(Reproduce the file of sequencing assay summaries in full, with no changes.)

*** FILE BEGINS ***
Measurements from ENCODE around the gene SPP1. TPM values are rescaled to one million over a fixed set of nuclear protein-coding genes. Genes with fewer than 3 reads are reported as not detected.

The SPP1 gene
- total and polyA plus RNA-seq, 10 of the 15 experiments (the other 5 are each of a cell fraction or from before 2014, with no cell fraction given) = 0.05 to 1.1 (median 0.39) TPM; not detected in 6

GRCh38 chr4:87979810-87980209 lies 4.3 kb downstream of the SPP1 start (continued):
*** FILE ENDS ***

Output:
Measurements from ENCODE around the gene SPP1. TPM values are rescaled to one million over a fixed set of nuclear protein-coding genes. Genes with fewer than 3 reads are reported as not detected.

The SPP1 gene
- total and polyA plus RNA-seq, 10 of the 15 experiments (the other 5 are each of a cell fraction or from before 2014, with no cell fraction given) = 0.05 to 1.1 (median 0.39) TPM; not detected in 6

GRCh38 chr4:87979810-87980209 lies 4.3 kb downstream of the SPP1 start (continued):